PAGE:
Isabelle (Diane Kruger) has been in a loving relationship for 10 years. But all of the women in her family live with a curse; their first marriages are always doomed to failure. But true love will be found with the second man they wed. Unfortunately, Isabelle thinks that she has found true love with her current beau – so she sets up a radical plan to wed a complete stranger and divorce him immediately so she can marriage her true love as her ‘second’ husband. But where will she find someone unsuitable enough to marry so quickly? Enter worldly traveller Jean-Yves (Dany Boon), a man who couldn’t be any more different to Isabelle’s tastes and who will take her on a memorable, crazy adventure.
A Perfect Plan sets itself up very well as a quirky, funny romantic comedy. But after about 30mins it takes a sharp dip and becomes clichéd, with a shift in tone that does nothing to endear you to the characters. For this genre to work well, you need characters to get behind and that’s A Perfect Plan’s fatal mistake.
So the start up is very good. The concept seems ok and just crazy enough to make for a genuinely original rom-com. Once the characters make it to Nairobi the film takes all logic off the table. This progressively gets worse as the movie goes along, ending in an unfathomable conclusion that leaves everyone unsatisfied.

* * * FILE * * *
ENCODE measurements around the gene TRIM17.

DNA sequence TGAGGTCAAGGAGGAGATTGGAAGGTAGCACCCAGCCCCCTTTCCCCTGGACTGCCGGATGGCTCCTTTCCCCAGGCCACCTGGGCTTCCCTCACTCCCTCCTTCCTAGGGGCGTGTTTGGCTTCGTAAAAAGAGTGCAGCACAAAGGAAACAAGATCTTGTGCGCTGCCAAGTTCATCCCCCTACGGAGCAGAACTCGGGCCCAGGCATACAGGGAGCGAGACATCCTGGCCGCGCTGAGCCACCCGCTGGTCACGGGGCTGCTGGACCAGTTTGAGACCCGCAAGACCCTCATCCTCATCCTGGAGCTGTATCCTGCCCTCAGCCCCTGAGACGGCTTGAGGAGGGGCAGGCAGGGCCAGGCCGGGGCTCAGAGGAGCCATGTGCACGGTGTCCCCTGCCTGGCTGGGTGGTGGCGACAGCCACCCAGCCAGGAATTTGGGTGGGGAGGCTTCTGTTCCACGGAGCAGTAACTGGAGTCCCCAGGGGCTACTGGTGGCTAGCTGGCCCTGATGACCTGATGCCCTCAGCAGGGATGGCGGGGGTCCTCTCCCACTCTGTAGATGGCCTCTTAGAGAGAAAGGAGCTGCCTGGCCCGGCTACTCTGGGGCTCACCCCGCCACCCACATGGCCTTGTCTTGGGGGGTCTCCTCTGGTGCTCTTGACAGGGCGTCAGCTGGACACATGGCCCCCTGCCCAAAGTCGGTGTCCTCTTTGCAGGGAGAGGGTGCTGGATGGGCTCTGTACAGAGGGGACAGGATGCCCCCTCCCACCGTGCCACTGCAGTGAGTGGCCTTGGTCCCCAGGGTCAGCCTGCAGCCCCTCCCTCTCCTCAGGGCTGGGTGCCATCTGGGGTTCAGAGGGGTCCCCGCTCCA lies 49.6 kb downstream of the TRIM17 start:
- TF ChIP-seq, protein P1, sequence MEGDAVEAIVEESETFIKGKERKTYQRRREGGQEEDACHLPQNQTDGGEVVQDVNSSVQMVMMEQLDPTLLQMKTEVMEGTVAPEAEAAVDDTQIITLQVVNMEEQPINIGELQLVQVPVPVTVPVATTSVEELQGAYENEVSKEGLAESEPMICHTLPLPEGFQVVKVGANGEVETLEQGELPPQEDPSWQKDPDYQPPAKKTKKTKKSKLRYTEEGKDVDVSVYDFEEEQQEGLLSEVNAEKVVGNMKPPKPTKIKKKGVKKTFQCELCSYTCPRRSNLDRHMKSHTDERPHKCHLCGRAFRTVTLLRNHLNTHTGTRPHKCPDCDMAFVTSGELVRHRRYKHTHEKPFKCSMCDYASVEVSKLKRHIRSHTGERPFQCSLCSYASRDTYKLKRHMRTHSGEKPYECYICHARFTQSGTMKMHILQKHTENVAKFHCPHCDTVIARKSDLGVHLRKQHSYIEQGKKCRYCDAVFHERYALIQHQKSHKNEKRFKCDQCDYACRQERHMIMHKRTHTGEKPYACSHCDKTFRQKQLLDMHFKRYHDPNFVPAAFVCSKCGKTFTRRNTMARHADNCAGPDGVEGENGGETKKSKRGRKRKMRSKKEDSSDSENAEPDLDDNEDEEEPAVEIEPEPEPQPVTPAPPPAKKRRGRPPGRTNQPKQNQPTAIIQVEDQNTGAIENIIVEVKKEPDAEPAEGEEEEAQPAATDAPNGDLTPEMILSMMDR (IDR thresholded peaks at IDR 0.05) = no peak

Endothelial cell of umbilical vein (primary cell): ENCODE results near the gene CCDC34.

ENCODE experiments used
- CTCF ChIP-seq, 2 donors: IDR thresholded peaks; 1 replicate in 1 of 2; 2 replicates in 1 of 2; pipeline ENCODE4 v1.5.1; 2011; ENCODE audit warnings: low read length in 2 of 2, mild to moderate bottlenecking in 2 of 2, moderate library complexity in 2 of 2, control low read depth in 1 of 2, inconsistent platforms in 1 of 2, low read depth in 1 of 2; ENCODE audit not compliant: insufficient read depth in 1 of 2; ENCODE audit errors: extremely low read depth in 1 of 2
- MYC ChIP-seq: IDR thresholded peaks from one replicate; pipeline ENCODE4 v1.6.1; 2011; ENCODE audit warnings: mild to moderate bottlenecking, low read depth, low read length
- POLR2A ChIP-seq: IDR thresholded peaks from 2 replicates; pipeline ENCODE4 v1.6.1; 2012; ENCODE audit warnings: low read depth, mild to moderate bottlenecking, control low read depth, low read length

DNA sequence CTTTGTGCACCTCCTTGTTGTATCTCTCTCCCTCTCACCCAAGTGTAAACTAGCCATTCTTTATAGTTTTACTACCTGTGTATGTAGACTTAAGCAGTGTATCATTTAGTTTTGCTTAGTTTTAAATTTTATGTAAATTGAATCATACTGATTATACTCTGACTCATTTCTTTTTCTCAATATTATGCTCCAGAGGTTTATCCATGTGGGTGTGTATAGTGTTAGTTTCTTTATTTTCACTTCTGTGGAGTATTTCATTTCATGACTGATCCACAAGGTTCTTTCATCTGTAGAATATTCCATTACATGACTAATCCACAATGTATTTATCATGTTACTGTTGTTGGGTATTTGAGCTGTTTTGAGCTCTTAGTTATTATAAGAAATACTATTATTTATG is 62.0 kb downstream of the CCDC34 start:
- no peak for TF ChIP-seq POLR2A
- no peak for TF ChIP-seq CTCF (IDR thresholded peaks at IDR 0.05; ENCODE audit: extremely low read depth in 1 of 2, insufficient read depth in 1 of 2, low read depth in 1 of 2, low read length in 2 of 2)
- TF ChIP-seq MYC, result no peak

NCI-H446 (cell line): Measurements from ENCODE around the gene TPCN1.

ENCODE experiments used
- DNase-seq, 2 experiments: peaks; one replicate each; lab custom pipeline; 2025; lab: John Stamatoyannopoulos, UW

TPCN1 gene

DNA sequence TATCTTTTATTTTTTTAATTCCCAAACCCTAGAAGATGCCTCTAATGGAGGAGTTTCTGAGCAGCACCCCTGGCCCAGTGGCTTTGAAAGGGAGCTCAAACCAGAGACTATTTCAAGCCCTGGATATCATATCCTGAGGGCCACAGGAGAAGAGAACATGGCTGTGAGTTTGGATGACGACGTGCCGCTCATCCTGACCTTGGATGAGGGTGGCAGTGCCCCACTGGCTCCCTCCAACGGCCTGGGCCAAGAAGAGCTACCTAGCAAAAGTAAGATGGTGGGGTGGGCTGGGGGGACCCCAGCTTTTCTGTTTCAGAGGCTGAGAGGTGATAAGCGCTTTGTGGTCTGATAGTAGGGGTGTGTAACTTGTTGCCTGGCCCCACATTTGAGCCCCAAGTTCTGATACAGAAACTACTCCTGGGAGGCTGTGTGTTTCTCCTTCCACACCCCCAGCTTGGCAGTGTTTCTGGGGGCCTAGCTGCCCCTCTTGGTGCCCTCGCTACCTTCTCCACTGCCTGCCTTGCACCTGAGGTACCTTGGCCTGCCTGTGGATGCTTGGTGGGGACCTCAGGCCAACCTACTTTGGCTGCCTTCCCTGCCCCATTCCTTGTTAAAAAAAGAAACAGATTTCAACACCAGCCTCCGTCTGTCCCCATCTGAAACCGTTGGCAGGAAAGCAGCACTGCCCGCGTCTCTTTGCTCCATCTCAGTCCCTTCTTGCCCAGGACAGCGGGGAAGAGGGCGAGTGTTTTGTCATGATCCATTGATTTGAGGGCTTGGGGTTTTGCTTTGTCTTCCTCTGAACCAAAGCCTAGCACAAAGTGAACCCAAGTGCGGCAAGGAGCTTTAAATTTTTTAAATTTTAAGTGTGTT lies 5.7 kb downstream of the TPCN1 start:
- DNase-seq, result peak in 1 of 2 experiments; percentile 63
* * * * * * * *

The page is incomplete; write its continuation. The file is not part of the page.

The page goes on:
The dip in enjoyment has nothing to do with the actors, who are all very good in their roles. The beautiful Diane Kruger makes for an appealing love interest, with Danny Boon playing an interesting, left-of-centre opposite. The films best moments involve Kruger’s extended family at the dinner table, recounting this bizarre story to her sister’s boss. The dialogue is witty and sharp, with great gags thrown into the mix from everyone, especially Isabelle’s brother-in-law.
Once the film makes the decision to paint Isabelle as a cruel woman, we lose all momentum and good-feeling. Her character starts off in a good place but becomes so mean-spirited and unlikeable, you lose all interest. Jean-Yves also changes from an independent man into a puppy dog that does whatever Isabelle wants. These shifts in dynamic are not only completely implausible, they aren’t fun to watch.
A Perfect Plan should have been an easy win after it was set-up so well. All of the actors try their best but the big problem lies with the story and its desire to become a slapstick comedy. This could have been a great situation-comedy if the writers had the sense to be a bit more daring. Instead, this sadly falls into the ever-growing pile of rom-coms that just aren’t worth the time.